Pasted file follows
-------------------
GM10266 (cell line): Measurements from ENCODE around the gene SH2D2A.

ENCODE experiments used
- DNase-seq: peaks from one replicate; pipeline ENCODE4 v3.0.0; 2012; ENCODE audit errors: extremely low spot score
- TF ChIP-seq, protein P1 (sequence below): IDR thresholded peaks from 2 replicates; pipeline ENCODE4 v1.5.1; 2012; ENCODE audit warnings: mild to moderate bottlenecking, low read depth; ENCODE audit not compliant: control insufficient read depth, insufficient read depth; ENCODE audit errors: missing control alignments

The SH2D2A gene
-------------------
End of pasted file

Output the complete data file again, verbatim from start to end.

GM10266 (cell line): Measurements from ENCODE around the gene SH2D2A.

ENCODE experiments used
- DNase-seq: peaks from one replicate; pipeline ENCODE4 v3.0.0; 2012; ENCODE audit errors: extremely low spot score
- TF ChIP-seq, protein P1 (sequence below): IDR thresholded peaks from 2 replicates; pipeline ENCODE4 v1.5.1; 2012; ENCODE audit warnings: mild to moderate bottlenecking, low read depth; ENCODE audit not compliant: control insufficient read depth, insufficient read depth; ENCODE audit errors: missing control alignments

The SH2D2A gene